excerpt from 'Anecdotes of Celebrities of London and Paris, to which are added the last recollections of Captain Gronow, formerly of the 1st Foot Guards' pp. 246 (177 words)

excerpt from 'Anecdotes of Celebrities of London and Paris, to which are added the last recollections of Captain Gronow, formerly of the 1st Foot Guards' pp. 246 (177 words)

part of

Anecdotes of Celebrities of London and Paris, to which are added the last recollections of Captain Gronow, formerly of the 1st Foot Guards

original language

urn:iso:std:iso:639:ed-3:eng

in pages

246

type

text excerpt

encoded value

The Emperor Napoleon I. was passionately fond of Italian music, and wherever the Court stayed, several of the best artistes of the day might be found, who were treated with the greatest consideration. Paesiello was the Emperor's favourite amongst them; indeed, he took an unbounded interest in his success, and was so enchanted one day by a song Paesiello had just written, that he caught him by the hand, saying, "Without doubt you are the greatest composer that ever lived." "No, sire, I am not," replied he; "while Cimarosa lives, to him must be given the palm." Paesiello wrote the opera of "Proserpine," which was brought out at Paris under the auspices of the Emperor; but somehow or other it did not suit the French taste, and proved a failure. Napoleon was furious at the non-success of his protege’s opera, and observed, "It is not to be wondered at, for the French understand nothing of music." Paesiello thought so too; for though so highly patronised by the Emperor and court, he quitted France in disgust.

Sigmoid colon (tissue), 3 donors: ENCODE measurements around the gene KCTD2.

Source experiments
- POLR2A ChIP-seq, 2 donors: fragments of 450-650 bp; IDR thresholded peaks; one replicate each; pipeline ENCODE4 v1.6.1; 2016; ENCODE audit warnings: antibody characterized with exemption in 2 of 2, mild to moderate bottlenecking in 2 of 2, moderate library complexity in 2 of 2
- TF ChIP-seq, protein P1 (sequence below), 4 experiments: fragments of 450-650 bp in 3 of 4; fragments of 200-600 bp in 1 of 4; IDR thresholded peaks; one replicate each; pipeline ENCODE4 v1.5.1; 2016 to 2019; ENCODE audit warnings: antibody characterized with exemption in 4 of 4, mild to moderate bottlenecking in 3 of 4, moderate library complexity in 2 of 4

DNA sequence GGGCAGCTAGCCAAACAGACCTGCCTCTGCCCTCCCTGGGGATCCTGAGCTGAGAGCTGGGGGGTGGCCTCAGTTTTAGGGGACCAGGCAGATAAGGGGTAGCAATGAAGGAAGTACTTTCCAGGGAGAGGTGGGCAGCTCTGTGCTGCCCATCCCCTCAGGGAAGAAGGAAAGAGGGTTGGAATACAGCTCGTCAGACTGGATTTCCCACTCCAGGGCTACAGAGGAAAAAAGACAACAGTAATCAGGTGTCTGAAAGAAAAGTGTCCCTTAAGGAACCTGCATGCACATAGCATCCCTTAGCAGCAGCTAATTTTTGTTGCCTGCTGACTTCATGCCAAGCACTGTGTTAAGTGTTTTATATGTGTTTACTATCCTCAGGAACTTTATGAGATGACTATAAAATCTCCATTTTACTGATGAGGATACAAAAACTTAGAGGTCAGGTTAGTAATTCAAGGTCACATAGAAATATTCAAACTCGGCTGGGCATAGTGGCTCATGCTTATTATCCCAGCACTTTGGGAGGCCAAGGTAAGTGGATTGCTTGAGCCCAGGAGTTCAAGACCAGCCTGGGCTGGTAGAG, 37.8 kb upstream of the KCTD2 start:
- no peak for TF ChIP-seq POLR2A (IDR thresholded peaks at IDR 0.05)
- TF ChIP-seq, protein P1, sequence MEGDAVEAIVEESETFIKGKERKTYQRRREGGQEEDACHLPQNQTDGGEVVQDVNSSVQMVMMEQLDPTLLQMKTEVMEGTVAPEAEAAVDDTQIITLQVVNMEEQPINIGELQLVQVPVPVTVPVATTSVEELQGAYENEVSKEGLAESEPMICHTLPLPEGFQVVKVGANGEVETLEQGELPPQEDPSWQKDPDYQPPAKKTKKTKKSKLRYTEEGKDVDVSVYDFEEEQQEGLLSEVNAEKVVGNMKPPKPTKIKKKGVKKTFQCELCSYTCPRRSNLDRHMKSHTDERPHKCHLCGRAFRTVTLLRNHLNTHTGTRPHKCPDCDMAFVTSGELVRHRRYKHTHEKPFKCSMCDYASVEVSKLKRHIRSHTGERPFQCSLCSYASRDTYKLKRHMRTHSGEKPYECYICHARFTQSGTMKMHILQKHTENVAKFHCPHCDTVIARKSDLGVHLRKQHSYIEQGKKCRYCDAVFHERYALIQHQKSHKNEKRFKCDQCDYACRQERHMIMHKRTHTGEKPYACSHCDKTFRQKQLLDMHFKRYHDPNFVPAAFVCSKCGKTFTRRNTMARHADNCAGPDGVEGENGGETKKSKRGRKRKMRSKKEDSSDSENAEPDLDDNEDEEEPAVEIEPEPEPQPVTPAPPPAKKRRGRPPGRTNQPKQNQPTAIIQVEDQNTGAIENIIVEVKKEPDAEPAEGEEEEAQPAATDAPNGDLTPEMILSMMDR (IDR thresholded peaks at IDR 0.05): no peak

appears in search results as

excerpt from 'Anecdotes of Celebrities of London and Paris, to which are added the last recollections of Captain Gronow, formerly of the 1st Foot Guards' pp. 246 (177 words)

1437477480340:

reported in source

1437477480340

documented in
Page data computed in 248 ms with 1,647,152 bytes allocated and 35 SPARQL queries executed.